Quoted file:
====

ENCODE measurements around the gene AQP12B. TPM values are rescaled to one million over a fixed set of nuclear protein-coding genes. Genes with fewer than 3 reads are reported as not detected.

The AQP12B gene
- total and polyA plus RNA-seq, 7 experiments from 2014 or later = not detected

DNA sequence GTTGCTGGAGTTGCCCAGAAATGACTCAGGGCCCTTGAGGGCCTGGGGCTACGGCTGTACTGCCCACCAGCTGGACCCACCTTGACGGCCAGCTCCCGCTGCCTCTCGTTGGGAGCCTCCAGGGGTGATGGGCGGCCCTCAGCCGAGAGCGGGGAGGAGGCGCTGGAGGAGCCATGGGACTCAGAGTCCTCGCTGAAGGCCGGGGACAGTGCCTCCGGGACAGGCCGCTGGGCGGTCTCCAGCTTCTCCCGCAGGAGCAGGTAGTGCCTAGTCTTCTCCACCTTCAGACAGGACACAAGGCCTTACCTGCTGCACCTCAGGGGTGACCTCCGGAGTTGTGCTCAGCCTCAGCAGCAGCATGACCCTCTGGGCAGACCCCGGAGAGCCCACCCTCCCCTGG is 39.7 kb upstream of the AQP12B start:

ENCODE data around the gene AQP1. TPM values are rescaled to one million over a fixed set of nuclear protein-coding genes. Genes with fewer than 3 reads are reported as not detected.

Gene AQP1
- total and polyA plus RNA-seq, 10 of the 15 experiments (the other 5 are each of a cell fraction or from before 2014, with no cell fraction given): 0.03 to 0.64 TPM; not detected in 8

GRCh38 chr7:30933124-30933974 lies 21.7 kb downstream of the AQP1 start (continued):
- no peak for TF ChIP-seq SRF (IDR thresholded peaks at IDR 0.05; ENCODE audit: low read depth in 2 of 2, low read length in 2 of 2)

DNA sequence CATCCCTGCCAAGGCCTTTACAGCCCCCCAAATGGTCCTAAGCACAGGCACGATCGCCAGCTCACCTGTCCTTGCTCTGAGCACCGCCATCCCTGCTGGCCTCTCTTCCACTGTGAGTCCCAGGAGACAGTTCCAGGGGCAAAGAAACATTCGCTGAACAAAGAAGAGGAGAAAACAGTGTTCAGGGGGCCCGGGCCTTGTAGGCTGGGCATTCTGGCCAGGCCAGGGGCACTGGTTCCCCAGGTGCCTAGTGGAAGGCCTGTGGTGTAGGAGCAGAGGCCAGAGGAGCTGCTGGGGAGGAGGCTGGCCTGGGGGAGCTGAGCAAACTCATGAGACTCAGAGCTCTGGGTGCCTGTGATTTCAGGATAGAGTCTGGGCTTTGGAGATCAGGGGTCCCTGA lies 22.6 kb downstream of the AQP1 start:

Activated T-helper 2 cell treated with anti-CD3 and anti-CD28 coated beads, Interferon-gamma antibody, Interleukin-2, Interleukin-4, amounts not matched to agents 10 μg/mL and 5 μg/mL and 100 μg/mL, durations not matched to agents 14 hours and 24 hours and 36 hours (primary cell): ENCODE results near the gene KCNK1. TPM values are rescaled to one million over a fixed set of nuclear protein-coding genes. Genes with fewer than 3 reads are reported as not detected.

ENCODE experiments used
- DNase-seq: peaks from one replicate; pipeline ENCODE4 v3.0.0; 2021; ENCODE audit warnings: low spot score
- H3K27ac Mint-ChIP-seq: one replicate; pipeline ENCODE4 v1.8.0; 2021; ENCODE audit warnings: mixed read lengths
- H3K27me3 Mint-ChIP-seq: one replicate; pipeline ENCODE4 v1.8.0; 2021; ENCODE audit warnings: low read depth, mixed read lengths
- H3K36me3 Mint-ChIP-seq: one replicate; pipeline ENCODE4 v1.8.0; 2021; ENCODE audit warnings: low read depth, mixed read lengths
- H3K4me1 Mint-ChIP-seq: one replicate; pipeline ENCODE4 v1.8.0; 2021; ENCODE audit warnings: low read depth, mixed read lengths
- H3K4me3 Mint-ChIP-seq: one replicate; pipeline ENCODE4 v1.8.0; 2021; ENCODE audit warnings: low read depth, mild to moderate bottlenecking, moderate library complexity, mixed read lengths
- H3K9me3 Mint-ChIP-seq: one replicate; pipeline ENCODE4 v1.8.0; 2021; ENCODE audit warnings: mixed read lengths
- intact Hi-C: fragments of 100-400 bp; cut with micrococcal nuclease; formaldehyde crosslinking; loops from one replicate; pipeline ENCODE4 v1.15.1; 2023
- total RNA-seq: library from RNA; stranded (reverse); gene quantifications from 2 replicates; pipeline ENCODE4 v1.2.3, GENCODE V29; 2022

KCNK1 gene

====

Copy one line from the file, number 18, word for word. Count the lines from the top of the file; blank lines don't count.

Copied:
- H3K4me3 Mint-ChIP-seq: one replicate; pipeline ENCODE4 v1.8.0; 2021; ENCODE audit warnings: low read depth, mild to moderate bottlenecking, moderate library complexity, mixed read lengths